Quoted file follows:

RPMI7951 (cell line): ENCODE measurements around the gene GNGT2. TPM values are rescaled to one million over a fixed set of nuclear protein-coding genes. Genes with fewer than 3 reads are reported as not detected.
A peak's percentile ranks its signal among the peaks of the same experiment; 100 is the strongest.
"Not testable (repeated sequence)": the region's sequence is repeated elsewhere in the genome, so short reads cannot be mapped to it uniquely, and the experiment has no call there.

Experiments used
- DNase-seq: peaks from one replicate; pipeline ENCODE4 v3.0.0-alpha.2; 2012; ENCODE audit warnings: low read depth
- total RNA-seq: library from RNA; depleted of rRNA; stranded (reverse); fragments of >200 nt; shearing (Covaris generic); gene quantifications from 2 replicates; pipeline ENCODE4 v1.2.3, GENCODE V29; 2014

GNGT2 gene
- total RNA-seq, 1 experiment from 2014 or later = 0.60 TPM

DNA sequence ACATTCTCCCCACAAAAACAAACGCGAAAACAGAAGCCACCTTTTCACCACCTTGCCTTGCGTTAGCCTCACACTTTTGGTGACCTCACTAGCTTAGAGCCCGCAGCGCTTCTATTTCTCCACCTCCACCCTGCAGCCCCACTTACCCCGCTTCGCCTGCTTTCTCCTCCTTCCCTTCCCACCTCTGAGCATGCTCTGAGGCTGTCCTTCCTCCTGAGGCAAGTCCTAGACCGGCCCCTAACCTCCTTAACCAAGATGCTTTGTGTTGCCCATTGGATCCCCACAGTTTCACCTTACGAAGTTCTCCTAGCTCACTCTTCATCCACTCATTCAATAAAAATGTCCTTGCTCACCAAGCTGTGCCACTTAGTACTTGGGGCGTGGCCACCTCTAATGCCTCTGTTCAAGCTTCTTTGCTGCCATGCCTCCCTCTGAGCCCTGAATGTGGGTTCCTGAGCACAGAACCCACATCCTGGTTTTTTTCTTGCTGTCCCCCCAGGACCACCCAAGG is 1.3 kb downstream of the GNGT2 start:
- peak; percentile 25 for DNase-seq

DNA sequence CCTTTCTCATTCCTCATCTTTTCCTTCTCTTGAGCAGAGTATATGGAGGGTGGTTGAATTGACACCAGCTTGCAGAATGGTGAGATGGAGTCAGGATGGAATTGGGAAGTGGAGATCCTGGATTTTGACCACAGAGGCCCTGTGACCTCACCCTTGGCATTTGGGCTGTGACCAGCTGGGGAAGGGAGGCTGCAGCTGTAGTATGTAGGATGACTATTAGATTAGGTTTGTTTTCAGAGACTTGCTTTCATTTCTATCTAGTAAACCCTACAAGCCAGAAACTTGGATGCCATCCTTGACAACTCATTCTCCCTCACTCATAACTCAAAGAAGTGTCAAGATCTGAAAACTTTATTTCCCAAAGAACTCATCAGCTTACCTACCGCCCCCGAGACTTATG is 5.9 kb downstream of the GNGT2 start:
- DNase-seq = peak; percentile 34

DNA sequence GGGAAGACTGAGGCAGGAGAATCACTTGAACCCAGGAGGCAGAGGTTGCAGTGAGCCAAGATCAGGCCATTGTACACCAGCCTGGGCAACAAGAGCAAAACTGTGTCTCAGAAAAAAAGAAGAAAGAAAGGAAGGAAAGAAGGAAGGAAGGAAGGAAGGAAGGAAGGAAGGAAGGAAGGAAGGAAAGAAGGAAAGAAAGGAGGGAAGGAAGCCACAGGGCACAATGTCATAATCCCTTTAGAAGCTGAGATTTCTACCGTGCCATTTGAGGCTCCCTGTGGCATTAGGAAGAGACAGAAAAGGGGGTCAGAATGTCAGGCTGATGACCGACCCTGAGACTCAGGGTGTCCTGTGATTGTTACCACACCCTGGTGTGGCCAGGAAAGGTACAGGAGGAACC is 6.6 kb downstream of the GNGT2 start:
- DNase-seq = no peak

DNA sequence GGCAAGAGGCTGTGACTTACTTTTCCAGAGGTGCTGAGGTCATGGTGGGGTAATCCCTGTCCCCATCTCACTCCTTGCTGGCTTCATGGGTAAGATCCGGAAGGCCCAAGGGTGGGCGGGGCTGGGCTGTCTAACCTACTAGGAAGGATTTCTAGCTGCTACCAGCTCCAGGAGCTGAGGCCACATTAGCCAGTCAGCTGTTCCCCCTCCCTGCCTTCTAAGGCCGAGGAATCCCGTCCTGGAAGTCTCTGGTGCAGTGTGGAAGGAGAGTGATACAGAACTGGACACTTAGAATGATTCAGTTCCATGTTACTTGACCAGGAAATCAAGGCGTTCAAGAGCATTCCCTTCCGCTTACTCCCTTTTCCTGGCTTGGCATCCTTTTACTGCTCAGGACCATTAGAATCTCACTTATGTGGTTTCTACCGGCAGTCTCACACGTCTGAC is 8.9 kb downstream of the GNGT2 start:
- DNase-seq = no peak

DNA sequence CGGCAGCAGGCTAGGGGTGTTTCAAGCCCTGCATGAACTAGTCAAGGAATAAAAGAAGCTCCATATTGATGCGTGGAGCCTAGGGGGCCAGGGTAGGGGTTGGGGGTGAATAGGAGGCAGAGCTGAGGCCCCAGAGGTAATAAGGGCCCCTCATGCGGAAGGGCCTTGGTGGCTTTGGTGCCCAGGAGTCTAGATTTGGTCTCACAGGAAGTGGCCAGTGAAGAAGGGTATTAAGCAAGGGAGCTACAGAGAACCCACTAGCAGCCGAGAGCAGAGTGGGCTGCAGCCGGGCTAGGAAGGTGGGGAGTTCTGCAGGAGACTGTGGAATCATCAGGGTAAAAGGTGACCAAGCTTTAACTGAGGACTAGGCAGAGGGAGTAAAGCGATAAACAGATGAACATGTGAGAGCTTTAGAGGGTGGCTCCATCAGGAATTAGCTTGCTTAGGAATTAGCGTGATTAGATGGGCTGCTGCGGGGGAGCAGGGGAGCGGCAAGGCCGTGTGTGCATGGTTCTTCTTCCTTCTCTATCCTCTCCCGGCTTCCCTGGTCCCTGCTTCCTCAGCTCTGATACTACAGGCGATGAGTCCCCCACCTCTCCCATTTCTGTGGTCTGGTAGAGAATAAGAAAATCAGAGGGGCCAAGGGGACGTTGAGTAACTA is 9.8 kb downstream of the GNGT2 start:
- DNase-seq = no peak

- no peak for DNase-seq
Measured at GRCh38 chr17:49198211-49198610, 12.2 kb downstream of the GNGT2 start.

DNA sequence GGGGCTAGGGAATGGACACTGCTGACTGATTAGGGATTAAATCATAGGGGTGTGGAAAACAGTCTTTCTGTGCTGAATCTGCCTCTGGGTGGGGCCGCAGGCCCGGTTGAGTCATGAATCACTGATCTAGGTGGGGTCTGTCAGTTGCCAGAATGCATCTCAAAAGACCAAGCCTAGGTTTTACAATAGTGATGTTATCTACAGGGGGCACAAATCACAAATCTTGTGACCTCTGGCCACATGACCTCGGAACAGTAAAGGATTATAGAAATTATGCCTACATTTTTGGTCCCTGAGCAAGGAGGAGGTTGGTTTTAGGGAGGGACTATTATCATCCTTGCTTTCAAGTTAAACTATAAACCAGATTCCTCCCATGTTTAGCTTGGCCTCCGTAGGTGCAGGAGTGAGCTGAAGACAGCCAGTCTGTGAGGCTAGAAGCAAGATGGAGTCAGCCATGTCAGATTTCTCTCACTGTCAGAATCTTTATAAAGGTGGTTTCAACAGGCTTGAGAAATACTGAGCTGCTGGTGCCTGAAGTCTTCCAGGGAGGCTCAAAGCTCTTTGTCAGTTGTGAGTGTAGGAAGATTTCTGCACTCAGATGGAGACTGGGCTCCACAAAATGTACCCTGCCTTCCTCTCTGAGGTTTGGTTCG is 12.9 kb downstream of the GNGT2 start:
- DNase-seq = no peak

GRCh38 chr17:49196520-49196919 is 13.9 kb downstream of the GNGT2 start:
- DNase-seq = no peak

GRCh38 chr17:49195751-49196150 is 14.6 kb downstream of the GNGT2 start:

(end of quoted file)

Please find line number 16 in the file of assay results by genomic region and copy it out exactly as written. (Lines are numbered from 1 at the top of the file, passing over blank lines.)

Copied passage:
- DNase-seq = no peak